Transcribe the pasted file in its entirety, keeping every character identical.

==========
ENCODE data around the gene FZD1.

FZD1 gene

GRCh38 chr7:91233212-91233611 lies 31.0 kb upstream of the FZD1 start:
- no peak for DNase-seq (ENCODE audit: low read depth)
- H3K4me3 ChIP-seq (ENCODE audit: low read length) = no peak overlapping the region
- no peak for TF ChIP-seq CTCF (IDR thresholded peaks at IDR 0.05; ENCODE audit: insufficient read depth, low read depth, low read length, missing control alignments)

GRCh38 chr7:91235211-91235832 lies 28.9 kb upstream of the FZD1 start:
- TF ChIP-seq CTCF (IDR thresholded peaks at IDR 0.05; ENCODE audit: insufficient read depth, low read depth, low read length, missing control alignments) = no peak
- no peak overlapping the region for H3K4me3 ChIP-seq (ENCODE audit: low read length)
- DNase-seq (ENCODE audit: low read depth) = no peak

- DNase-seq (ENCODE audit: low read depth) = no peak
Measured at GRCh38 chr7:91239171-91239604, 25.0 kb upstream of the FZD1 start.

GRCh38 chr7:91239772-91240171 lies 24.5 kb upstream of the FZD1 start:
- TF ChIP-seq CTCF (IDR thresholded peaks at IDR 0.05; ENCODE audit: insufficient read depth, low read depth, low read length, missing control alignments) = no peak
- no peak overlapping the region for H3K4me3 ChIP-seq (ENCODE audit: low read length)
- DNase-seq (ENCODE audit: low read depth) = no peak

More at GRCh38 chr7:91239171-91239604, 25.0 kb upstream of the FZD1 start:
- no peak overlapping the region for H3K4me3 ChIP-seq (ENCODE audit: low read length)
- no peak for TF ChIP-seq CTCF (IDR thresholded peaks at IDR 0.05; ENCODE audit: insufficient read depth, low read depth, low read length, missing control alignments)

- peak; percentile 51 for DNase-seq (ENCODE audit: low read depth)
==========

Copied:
ENCODE data around the gene FZD1.

FZD1 gene

GRCh38 chr7:91233212-91233611 lies 31.0 kb upstream of the FZD1 start:
- no peak for DNase-seq (ENCODE audit: low read depth)
- H3K4me3 ChIP-seq (ENCODE audit: low read length) = no peak overlapping the region
- no peak for TF ChIP-seq CTCF (IDR thresholded peaks at IDR 0.05; ENCODE audit: insufficient read depth, low read depth, low read length, missing control alignments)

GRCh38 chr7:91235211-91235832 lies 28.9 kb upstream of the FZD1 start:
- TF ChIP-seq CTCF (IDR thresholded peaks at IDR 0.05; ENCODE audit: insufficient read depth, low read depth, low read length, missing control alignments) = no peak
- no peak overlapping the region for H3K4me3 ChIP-seq (ENCODE audit: low read length)
- DNase-seq (ENCODE audit: low read depth) = no peak

- DNase-seq (ENCODE audit: low read depth) = no peak
Measured at GRCh38 chr7:91239171-91239604, 25.0 kb upstream of the FZD1 start.

GRCh38 chr7:91239772-91240171 lies 24.5 kb upstream of the FZD1 start:
- TF ChIP-seq CTCF (IDR thresholded peaks at IDR 0.05; ENCODE audit: insufficient read depth, low read depth, low read length, missing control alignments) = no peak
- no peak overlapping the region for H3K4me3 ChIP-seq (ENCODE audit: low read length)
- DNase-seq (ENCODE audit: low read depth) = no peak

More at GRCh38 chr7:91239171-91239604, 25.0 kb upstream of the FZD1 start:
- no peak overlapping the region for H3K4me3 ChIP-seq (ENCODE audit: low read length)
- no peak for TF ChIP-seq CTCF (IDR thresholded peaks at IDR 0.05; ENCODE audit: insufficient read depth, low read depth, low read length, missing control alignments)

- peak; percentile 51 for DNase-seq (ENCODE audit: low read depth)